Ventilation is like vitamins – everyone knows you need some, but often don’t know why. This post discusses some aspects of ventilation that homeowners should know about.
Ventilation is used to:
1) reduce the heat build-up in the attic and
2) reduce the moisture levels in the attic.
The first helps reduce the cooling requirement in summer, and reduces the snow melting (which can lead to ice dams) in winter.
The second helps in keeping the attic relatively dry and thus minimizes the possibility of condensation, which in turn reduces the support for rot and mold. If the roof system suffers from persistent, if low-level leakage (as often happens with older roof coverings), this ventilation also helps dry out the leakage.
Ventilation is the movement of air through an enclosed space. Ventilation can be passive (working on gravity and density only) or active (moved by a fan). Active ventilation is usually NOT recommended for venting attics in cold environments due to the danger of pulling in moist air from the living space if the vapour barrier is not completely effective.
For passive ventilation to work, there needs to be an intake at a low point of the system (that’s the inlet for cold, dry air), an air channel through which the air can flow into the attic (where it picks up heat and moisture), and an outlet at the top of the structure (because warmed air is more buoyant than cold air, and rises to the top of the structure). Since air has viscosity, the size of the openings determine the amount of resistance to the air flow.
Ventilation becomes particularly important in winter, when insufficient insulation often allows transfer of heat from the interior to the cold spaces. If the vapour barrier is not very effective, there is also the danger of moisture from the living spaces to enter the cold areas and become condensation. Good ventilation will help reduce both the amount of condensation, and the amount of heat transferred to the roof (where the heat can melt the snow and contribute to ice damming).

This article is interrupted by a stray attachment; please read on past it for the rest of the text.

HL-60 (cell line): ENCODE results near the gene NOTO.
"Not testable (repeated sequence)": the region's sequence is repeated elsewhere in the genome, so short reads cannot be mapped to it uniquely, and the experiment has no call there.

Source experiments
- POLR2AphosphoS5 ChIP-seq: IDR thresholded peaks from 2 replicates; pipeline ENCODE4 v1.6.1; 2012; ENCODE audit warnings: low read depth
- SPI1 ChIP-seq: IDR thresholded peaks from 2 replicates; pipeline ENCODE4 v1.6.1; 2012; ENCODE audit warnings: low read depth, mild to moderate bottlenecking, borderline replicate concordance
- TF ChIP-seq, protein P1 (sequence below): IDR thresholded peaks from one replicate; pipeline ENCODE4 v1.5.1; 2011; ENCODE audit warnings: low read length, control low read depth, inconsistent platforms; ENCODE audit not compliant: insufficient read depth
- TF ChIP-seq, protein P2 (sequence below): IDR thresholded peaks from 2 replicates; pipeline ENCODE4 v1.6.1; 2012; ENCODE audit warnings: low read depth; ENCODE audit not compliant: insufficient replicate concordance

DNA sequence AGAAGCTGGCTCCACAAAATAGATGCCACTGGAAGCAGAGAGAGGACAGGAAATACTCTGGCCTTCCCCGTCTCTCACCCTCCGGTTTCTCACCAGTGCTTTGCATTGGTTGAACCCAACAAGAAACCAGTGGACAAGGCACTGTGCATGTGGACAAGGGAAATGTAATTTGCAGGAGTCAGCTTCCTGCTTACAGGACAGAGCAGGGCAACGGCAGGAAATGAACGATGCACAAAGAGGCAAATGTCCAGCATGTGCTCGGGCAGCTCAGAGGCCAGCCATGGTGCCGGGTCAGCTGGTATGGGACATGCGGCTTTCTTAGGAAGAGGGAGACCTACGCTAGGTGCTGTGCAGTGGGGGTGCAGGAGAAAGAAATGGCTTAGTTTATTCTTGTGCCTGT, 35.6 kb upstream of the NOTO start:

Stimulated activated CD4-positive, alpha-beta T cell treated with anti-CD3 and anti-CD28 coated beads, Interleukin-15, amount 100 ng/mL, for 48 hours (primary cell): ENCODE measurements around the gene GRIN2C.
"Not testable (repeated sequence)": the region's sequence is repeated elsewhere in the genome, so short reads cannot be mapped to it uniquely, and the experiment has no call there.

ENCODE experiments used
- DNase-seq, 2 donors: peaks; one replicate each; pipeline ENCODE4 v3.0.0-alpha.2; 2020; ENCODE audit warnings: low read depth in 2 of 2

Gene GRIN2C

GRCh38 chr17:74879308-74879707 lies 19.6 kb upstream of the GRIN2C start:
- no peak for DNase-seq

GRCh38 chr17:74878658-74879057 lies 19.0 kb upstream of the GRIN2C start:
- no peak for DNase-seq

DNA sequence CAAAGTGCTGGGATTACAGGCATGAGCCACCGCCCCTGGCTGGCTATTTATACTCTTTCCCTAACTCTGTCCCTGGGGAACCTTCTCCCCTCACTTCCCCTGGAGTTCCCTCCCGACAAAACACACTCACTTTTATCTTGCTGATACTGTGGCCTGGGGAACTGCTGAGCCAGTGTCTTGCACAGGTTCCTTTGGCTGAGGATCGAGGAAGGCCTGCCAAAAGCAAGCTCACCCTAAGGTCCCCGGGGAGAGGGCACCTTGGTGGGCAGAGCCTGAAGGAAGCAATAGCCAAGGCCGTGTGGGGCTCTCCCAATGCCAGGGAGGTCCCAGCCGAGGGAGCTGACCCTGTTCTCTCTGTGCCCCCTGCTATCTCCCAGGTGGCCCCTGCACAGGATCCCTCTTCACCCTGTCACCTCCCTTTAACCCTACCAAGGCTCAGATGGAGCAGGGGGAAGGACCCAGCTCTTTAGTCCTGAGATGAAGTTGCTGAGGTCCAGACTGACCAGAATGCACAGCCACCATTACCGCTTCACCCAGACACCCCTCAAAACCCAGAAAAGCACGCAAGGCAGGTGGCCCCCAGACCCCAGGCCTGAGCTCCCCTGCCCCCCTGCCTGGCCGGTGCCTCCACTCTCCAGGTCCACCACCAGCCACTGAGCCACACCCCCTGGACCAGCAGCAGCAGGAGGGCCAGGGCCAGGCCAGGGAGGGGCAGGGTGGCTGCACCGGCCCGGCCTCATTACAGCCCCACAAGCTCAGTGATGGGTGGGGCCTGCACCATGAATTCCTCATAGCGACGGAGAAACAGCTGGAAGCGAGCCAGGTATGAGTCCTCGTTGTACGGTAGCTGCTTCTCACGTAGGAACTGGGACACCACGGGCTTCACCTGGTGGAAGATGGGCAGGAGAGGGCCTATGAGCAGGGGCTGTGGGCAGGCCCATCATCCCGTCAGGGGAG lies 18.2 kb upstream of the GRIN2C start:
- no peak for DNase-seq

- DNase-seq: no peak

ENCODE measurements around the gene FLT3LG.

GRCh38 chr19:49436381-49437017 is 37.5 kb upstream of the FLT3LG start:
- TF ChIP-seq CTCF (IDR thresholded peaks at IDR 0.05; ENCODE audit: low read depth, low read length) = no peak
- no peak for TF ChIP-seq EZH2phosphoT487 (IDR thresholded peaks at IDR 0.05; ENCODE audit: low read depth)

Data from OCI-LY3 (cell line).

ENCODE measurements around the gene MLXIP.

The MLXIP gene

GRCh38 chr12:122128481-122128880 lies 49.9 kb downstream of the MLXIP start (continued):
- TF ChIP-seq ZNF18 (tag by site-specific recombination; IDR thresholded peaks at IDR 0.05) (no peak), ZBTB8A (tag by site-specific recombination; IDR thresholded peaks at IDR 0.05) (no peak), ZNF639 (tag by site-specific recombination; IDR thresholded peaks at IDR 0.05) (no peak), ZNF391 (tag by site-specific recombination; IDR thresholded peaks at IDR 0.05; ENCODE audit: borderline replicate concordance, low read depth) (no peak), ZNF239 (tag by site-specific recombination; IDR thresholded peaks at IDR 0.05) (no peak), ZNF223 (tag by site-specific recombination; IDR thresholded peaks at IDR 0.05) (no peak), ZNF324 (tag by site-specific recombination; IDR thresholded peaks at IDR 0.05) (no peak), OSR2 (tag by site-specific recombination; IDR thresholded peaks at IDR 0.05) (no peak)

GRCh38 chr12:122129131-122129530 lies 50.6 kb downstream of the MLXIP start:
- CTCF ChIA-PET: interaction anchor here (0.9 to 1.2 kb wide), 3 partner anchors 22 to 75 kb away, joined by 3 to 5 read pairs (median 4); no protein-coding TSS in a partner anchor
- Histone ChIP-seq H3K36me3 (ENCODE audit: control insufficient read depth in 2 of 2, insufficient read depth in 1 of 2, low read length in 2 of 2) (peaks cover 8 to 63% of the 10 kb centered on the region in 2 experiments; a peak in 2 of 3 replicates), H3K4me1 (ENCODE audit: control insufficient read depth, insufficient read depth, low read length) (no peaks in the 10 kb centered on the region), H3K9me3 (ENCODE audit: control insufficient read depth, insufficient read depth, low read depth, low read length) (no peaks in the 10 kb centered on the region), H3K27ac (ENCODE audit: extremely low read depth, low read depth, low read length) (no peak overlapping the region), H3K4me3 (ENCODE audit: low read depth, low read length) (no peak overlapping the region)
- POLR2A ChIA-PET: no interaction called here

Ideally the intake ventilation is located along the lowest edges of the roof (which is where you will usually have the vented soffits), and the outlet ventilation is located at the top part of the roof, along the top ridge. In between, you should have a minimum 2” air channel connecting the intake with the outflow. The positioning of the intake and outlet vents is important to avoid the ventilation “short-circuit” which happens when multiple openings are present, and the air is drawn from the intake of least resistance, instead of the lowest ones.
Since many attics have limited space along the eaves for insulation, it is not uncommon to see insulation stuffed into the corners which ends up blocking the airflow from the soffits. There are various products on the market designed to keep the airflow working.
The geometry of the roof, and the arrangement of interior space of the attic also affects the way the ventilation works. Certain roof types and roof features are known to be problematic when it comes to ventilation, and require special measures to ensure correct function.